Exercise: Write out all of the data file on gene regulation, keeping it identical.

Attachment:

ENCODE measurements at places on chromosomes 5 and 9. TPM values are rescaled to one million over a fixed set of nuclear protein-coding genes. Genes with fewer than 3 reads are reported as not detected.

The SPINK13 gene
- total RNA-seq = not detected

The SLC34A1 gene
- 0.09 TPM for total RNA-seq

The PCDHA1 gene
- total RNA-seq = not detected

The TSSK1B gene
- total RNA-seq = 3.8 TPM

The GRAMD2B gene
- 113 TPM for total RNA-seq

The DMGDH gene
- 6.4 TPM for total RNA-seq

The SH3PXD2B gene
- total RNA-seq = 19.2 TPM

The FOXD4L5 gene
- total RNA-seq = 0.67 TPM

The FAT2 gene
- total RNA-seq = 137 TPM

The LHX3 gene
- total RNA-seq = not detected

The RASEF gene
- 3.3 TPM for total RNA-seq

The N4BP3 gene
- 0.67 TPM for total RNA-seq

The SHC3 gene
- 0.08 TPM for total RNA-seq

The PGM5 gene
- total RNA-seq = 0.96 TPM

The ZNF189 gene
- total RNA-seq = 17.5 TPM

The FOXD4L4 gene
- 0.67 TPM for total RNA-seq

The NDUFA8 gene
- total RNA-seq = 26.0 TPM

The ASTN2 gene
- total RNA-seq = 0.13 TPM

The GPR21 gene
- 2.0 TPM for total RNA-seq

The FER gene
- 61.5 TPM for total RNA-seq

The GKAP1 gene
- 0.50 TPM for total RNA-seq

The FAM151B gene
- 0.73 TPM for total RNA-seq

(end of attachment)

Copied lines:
ENCODE measurements at places on chromosomes 5 and 9. TPM values are rescaled to one million over a fixed set of nuclear protein-coding genes. Genes with fewer than 3 reads are reported as not detected.

The SPINK13 gene
- total RNA-seq = not detected

The SLC34A1 gene
- 0.09 TPM for total RNA-seq

The PCDHA1 gene
- total RNA-seq = not detected

The TSSK1B gene
- total RNA-seq = 3.8 TPM

The GRAMD2B gene
- 113 TPM for total RNA-seq

The DMGDH gene
- 6.4 TPM for total RNA-seq

The SH3PXD2B gene
- total RNA-seq = 19.2 TPM

The FOXD4L5 gene
- total RNA-seq = 0.67 TPM

The FAT2 gene
- total RNA-seq = 137 TPM

The LHX3 gene
- total RNA-seq = not detected

The RASEF gene
- 3.3 TPM for total RNA-seq

The N4BP3 gene
- 0.67 TPM for total RNA-seq

The SHC3 gene
- 0.08 TPM for total RNA-seq

The PGM5 gene
- total RNA-seq = 0.96 TPM

The ZNF189 gene
- total RNA-seq = 17.5 TPM

The FOXD4L4 gene
- 0.67 TPM for total RNA-seq

The NDUFA8 gene
- total RNA-seq = 26.0 TPM

The ASTN2 gene
- total RNA-seq = 0.13 TPM

The GPR21 gene
- 2.0 TPM for total RNA-seq

The FER gene
- 61.5 TPM for total RNA-seq

The GKAP1 gene
- 0.50 TPM for total RNA-seq

The FAM151B gene
- 0.73 TPM for total RNA-seq